Lee told investigators the inmate worked for a contractor he hired, but that contractor said Lee had him falsify invoices.

Lee denied any wrongdoing to the newspaper. Prosecutor Tim Martin says no charges have yet been filed.

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Black police chief in Virginia says she was forced out

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PORTSMOUTH, Va. (AP) — The first black woman to lead a city police department in Virginia says she was forced out, accusing a small group of officers of “bias and acts of systemic racism, discriminatory practices and abuse of authority.”

Tonya Chapman released a four-page statement early Monday, a week after she abruptly resigned from the Portsmouth Police Department.

She says her attempts to change the culture consistently met with resistance from some members of police, some of whom “quite frankly did not like taking direction from an African American female.”

Despite working closely with the city manager during her three-year tenure, Chapman says the city manager made her resign “under duress” and without warning.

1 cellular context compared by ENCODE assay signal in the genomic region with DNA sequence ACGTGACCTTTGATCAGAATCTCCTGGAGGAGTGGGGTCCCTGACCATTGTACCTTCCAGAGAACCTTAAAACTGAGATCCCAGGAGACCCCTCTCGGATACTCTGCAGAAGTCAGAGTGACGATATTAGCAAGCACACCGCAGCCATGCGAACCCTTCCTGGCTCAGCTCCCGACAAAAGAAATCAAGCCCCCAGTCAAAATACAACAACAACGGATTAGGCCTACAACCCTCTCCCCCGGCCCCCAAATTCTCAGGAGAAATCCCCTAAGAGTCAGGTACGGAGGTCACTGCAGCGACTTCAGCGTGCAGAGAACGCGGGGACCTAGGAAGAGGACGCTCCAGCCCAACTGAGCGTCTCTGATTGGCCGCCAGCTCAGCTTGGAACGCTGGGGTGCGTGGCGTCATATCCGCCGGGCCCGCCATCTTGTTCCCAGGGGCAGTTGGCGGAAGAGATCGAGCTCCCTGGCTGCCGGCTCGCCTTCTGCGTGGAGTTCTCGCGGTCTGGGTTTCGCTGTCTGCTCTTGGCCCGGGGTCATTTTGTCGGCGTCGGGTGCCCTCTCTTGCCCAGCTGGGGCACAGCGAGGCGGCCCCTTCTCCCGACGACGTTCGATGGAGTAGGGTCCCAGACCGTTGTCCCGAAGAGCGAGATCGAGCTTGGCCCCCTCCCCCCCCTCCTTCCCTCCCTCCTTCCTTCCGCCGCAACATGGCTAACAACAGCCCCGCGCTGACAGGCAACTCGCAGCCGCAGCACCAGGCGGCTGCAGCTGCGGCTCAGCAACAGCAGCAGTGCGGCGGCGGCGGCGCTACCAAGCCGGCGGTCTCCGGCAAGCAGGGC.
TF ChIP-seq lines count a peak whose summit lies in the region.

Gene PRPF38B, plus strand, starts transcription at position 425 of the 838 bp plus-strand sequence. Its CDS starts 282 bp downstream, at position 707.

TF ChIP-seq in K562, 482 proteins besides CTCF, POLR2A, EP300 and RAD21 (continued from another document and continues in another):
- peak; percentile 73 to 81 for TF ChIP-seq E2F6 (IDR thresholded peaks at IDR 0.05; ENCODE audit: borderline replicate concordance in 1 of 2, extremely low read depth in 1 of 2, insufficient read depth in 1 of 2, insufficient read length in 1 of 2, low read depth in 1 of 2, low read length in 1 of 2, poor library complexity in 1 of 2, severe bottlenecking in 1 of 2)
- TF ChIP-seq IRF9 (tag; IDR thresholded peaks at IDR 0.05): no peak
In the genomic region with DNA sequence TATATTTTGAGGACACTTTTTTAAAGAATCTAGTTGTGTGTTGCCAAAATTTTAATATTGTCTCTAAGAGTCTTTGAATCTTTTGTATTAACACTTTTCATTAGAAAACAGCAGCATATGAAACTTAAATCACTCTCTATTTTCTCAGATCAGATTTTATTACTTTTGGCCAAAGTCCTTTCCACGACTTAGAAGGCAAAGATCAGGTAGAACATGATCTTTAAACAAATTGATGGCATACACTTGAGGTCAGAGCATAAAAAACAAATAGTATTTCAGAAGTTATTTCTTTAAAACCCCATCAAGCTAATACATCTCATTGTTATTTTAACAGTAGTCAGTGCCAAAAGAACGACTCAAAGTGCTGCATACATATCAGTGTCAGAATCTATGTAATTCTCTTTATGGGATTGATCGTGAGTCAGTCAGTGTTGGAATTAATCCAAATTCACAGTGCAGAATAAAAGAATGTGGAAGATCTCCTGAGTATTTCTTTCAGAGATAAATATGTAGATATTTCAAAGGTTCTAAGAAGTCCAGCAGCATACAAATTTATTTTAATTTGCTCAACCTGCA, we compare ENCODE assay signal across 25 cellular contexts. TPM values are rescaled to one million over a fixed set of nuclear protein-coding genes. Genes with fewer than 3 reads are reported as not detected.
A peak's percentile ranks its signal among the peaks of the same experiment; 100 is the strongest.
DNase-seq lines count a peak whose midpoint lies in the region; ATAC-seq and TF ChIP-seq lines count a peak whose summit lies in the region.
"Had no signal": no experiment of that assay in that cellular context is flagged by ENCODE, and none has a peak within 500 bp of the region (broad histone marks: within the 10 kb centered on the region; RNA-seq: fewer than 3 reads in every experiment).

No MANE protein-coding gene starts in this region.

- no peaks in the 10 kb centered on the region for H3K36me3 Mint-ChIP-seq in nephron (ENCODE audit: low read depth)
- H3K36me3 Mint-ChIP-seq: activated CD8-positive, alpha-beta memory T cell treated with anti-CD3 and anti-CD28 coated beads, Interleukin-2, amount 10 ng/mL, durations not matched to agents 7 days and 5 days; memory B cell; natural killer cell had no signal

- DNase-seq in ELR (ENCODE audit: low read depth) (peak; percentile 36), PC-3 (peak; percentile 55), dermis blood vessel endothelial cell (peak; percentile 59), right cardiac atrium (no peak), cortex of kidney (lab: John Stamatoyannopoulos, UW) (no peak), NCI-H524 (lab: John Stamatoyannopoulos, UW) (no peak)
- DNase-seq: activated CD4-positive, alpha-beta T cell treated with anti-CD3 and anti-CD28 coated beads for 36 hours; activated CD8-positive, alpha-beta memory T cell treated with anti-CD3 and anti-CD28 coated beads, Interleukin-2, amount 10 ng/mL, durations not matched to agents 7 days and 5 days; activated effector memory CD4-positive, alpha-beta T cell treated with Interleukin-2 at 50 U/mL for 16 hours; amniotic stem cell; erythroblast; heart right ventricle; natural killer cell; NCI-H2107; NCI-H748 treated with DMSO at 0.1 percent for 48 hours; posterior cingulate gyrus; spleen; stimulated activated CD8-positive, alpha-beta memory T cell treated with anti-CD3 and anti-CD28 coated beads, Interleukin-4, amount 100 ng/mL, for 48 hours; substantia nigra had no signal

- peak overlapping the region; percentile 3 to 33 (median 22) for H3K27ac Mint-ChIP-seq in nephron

City Manager L. Pettis Patton did not immediately return a call Monday seeking comment.

Portsmouth, with a population of nearly 100,000 people, is about 52 percent black. Home to a large Navy medical center and a sprawling shipyard that serves the U.S. Navy, it sits across the Elizabeth River from Norfolk and is a short drive to the Atlantic Coast.

Chapman said she could not provide additional information about her forced resignation, but suggested it was driven by “members of a highly influential fraternal organization” who had tried unsuccessfully for more than two years to generate a vote of “no confidence” in her. She said some of those people were recently disciplined for policy violations.